The drug is often equated with addiction. Yet drug users have freely chosen to start consuming. And it is to stay free that they decide one day to get out of it.
How do people come to take drugs?
Drug addiction can be explained by many reasons. Some authors evoke inner psychological conflicts, others hereditary predispositions or neurological mechanisms, the latter emphasize the influence of the social milieu. All these explanations have as a common point to consider addiction in terms of cause acting on people. A phycologist approaches things from another angle: that of the choices and values of addicts, who are not simply unconscious victims of their past, their environment or their genes. Their initial choice as well as their decision to leave is also guided by voluntary actions, conscious decisions and specific values.
But most drug addicts also strongly insist that they made choices, made decisions, and began to consume without anyone pushing them. Sometimes it was against their environment and to free themselves from it. For most of them there is a clear will to transgression. They acted very willingly, without outside pressure.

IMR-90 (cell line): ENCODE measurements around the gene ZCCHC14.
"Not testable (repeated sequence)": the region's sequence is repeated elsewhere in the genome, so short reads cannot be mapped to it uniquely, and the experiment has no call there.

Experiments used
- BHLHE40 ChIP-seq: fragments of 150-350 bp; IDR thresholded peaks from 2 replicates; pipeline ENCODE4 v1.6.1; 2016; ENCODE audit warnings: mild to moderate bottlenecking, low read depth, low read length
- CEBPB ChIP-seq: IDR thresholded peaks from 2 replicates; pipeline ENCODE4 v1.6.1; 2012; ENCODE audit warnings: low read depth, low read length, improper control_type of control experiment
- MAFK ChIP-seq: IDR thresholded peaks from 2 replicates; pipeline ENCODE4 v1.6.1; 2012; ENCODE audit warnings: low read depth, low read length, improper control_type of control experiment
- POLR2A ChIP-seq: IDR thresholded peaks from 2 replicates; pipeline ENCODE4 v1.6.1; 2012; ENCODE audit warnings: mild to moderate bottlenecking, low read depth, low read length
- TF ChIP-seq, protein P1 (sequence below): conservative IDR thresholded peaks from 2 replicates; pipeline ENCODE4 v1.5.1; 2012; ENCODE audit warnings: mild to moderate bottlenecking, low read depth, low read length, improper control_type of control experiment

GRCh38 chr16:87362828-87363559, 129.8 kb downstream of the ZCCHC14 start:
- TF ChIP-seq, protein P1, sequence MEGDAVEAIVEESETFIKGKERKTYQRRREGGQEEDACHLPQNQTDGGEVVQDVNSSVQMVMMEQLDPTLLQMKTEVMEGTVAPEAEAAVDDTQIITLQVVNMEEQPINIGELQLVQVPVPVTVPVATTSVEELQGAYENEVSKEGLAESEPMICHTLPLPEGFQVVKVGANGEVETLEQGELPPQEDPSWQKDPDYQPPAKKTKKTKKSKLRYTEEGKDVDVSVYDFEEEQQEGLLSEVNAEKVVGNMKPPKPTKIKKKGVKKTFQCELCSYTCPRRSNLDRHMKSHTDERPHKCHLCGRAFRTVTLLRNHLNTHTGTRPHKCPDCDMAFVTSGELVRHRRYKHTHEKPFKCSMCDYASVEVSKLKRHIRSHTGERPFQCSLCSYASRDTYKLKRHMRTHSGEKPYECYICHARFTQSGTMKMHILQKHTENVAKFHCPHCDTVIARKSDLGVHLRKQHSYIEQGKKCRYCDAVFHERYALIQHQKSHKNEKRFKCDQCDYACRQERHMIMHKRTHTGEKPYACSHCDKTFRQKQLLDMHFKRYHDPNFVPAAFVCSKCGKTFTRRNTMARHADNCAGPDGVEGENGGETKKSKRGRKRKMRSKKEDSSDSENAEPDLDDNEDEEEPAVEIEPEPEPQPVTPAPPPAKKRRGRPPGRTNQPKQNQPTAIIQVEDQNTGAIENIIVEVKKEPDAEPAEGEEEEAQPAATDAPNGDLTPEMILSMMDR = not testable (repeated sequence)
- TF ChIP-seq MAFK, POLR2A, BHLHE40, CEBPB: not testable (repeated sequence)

We do not fall into the drug by mistake.
At some point, the individual faces a decision: he must make a move to get drugs, refuse or accept a proposal. At that moment, he weighs the pros and the cons. And if he has yielded once, nothing forces him to start again. The taste of freedom and the search for pleasure are the first reasons for the first tests. Often these first steps are subject to a more or less lucid risk assessment. The author deduces that the entry into the dependence is not linked to a fault of the will. It’s more like a “freedom loophole”, as is a car accident. We do not choose to have an accident, but we always consciously choose to drive and take risks.
It is particularly in the process of exit, the will to emerge that the subjective part is most clearly manifested: when he must wage an internal war against his own temptations and the influences that weigh on him. Why do drug addicts end up wanting to stop? Massively, the answer is either that these people did not want to die, or that they could not live like that anymore. Concretely, drug addicts evoke decisive events to explain their decision to stop as the birth of a child, humiliation too, a lifestyle change or the involvement of a parent. In any case, the drug addict can no longer: he reacts to the risk of dying, imminent, or because life has become unbearable. As per the Orange county addictionhelp professionals the judgment, before being a victory of the reasonable will over the misguided desire, is an experience of the exhaustion of the former freedom.